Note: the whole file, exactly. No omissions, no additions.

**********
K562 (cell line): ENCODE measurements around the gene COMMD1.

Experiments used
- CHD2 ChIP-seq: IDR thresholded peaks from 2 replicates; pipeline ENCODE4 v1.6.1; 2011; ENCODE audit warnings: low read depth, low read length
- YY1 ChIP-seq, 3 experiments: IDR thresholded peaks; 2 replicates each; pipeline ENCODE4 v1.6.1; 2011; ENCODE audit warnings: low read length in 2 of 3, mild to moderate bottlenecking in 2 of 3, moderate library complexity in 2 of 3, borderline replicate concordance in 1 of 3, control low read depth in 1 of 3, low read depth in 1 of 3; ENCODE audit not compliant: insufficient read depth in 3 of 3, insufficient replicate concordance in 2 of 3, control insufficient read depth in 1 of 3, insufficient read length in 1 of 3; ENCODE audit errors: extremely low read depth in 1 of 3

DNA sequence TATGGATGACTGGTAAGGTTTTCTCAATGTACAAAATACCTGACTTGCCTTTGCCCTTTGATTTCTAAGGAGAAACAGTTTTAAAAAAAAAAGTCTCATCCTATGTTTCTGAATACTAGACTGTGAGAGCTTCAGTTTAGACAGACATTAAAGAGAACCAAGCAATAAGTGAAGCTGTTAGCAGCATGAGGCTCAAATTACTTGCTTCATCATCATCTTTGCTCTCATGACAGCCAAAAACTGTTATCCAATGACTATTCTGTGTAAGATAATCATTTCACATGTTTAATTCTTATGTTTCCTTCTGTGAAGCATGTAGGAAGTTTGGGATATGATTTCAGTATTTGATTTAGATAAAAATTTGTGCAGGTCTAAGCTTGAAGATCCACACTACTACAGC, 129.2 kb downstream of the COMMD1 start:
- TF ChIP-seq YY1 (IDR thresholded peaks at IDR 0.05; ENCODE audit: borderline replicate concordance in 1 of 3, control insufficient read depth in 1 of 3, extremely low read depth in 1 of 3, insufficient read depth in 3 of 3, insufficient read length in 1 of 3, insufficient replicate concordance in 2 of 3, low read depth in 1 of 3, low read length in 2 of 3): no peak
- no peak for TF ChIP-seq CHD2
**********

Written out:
K562 (cell line): ENCODE measurements around the gene COMMD1.

Experiments used
- CHD2 ChIP-seq: IDR thresholded peaks from 2 replicates; pipeline ENCODE4 v1.6.1; 2011; ENCODE audit warnings: low read depth, low read length
- YY1 ChIP-seq, 3 experiments: IDR thresholded peaks; 2 replicates each; pipeline ENCODE4 v1.6.1; 2011; ENCODE audit warnings: low read length in 2 of 3, mild to moderate bottlenecking in 2 of 3, moderate library complexity in 2 of 3, borderline replicate concordance in 1 of 3, control low read depth in 1 of 3, low read depth in 1 of 3; ENCODE audit not compliant: insufficient read depth in 3 of 3, insufficient replicate concordance in 2 of 3, control insufficient read depth in 1 of 3, insufficient read length in 1 of 3; ENCODE audit errors: extremely low read depth in 1 of 3

DNA sequence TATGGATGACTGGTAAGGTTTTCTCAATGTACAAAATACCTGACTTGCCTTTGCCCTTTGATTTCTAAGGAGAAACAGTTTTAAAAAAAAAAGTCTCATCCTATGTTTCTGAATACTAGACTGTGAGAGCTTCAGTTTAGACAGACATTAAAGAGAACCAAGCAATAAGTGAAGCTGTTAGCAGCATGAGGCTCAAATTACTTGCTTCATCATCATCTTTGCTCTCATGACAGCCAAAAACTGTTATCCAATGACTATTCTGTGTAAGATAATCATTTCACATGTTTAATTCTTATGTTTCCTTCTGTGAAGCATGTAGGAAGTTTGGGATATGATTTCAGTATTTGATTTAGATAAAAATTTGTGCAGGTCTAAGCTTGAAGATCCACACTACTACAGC, 129.2 kb downstream of the COMMD1 start:
- TF ChIP-seq YY1 (IDR thresholded peaks at IDR 0.05; ENCODE audit: borderline replicate concordance in 1 of 3, control insufficient read depth in 1 of 3, extremely low read depth in 1 of 3, insufficient read depth in 3 of 3, insufficient read length in 1 of 3, insufficient replicate concordance in 2 of 3, low read depth in 1 of 3, low read length in 2 of 3): no peak
- no peak for TF ChIP-seq CHD2